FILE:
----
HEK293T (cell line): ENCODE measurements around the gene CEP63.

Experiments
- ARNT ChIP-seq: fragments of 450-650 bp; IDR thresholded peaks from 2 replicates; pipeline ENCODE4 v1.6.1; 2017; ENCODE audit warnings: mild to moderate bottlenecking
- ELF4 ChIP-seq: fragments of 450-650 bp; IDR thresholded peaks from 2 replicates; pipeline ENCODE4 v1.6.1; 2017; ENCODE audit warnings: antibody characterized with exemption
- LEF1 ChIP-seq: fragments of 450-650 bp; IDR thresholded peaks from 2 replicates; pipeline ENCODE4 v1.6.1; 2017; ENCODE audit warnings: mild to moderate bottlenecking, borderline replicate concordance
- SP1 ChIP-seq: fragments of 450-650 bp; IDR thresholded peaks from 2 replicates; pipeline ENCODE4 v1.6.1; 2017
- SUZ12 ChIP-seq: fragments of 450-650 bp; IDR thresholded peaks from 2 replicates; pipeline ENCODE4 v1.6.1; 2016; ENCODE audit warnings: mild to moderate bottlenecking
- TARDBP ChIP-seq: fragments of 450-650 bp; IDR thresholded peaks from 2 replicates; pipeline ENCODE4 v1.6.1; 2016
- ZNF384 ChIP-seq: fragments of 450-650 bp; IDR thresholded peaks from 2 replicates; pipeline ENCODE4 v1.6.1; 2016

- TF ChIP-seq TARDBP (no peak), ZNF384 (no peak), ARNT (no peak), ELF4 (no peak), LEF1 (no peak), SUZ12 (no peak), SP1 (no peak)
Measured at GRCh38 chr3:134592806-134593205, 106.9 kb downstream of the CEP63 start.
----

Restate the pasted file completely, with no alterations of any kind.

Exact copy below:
HEK293T (cell line): ENCODE measurements around the gene CEP63.

Experiments
- ARNT ChIP-seq: fragments of 450-650 bp; IDR thresholded peaks from 2 replicates; pipeline ENCODE4 v1.6.1; 2017; ENCODE audit warnings: mild to moderate bottlenecking
- ELF4 ChIP-seq: fragments of 450-650 bp; IDR thresholded peaks from 2 replicates; pipeline ENCODE4 v1.6.1; 2017; ENCODE audit warnings: antibody characterized with exemption
- LEF1 ChIP-seq: fragments of 450-650 bp; IDR thresholded peaks from 2 replicates; pipeline ENCODE4 v1.6.1; 2017; ENCODE audit warnings: mild to moderate bottlenecking, borderline replicate concordance
- SP1 ChIP-seq: fragments of 450-650 bp; IDR thresholded peaks from 2 replicates; pipeline ENCODE4 v1.6.1; 2017
- SUZ12 ChIP-seq: fragments of 450-650 bp; IDR thresholded peaks from 2 replicates; pipeline ENCODE4 v1.6.1; 2016; ENCODE audit warnings: mild to moderate bottlenecking
- TARDBP ChIP-seq: fragments of 450-650 bp; IDR thresholded peaks from 2 replicates; pipeline ENCODE4 v1.6.1; 2016
- ZNF384 ChIP-seq: fragments of 450-650 bp; IDR thresholded peaks from 2 replicates; pipeline ENCODE4 v1.6.1; 2016

- TF ChIP-seq TARDBP (no peak), ZNF384 (no peak), ARNT (no peak), ELF4 (no peak), LEF1 (no peak), SUZ12 (no peak), SP1 (no peak)
Measured at GRCh38 chr3:134592806-134593205, 106.9 kb downstream of the CEP63 start.